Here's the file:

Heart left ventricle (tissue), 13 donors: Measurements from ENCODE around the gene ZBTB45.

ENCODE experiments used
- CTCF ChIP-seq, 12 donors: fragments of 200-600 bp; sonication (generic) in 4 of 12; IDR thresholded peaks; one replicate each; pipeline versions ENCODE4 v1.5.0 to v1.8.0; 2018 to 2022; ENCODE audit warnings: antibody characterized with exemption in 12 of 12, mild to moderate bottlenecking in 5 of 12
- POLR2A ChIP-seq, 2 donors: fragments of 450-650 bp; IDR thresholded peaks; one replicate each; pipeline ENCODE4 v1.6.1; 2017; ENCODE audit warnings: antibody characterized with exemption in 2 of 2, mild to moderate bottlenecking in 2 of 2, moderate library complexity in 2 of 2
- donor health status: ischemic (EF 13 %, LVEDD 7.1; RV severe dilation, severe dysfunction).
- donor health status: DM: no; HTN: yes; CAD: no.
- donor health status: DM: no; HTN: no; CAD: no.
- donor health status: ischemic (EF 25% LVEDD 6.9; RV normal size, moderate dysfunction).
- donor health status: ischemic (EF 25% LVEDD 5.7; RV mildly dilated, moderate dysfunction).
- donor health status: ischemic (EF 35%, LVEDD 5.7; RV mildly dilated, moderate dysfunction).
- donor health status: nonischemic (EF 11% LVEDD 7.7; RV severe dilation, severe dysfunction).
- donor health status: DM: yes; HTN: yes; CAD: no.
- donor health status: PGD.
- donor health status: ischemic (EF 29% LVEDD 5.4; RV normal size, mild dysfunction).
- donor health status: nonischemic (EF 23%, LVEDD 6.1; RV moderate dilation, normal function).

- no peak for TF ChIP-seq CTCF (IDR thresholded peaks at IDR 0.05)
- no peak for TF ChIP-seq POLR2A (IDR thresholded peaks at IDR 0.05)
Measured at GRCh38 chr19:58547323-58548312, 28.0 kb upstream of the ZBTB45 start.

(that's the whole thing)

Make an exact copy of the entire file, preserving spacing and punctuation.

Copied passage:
Heart left ventricle (tissue), 13 donors: Measurements from ENCODE around the gene ZBTB45.

ENCODE experiments used
- CTCF ChIP-seq, 12 donors: fragments of 200-600 bp; sonication (generic) in 4 of 12; IDR thresholded peaks; one replicate each; pipeline versions ENCODE4 v1.5.0 to v1.8.0; 2018 to 2022; ENCODE audit warnings: antibody characterized with exemption in 12 of 12, mild to moderate bottlenecking in 5 of 12
- POLR2A ChIP-seq, 2 donors: fragments of 450-650 bp; IDR thresholded peaks; one replicate each; pipeline ENCODE4 v1.6.1; 2017; ENCODE audit warnings: antibody characterized with exemption in 2 of 2, mild to moderate bottlenecking in 2 of 2, moderate library complexity in 2 of 2
- donor health status: ischemic (EF 13 %, LVEDD 7.1; RV severe dilation, severe dysfunction).
- donor health status: DM: no; HTN: yes; CAD: no.
- donor health status: DM: no; HTN: no; CAD: no.
- donor health status: ischemic (EF 25% LVEDD 6.9; RV normal size, moderate dysfunction).
- donor health status: ischemic (EF 25% LVEDD 5.7; RV mildly dilated, moderate dysfunction).
- donor health status: ischemic (EF 35%, LVEDD 5.7; RV mildly dilated, moderate dysfunction).
- donor health status: nonischemic (EF 11% LVEDD 7.7; RV severe dilation, severe dysfunction).
- donor health status: DM: yes; HTN: yes; CAD: no.
- donor health status: PGD.
- donor health status: ischemic (EF 29% LVEDD 5.4; RV normal size, mild dysfunction).
- donor health status: nonischemic (EF 23%, LVEDD 6.1; RV moderate dilation, normal function).

- no peak for TF ChIP-seq CTCF (IDR thresholded peaks at IDR 0.05)
- no peak for TF ChIP-seq POLR2A (IDR thresholded peaks at IDR 0.05)
Measured at GRCh38 chr19:58547323-58548312, 28.0 kb upstream of the ZBTB45 start.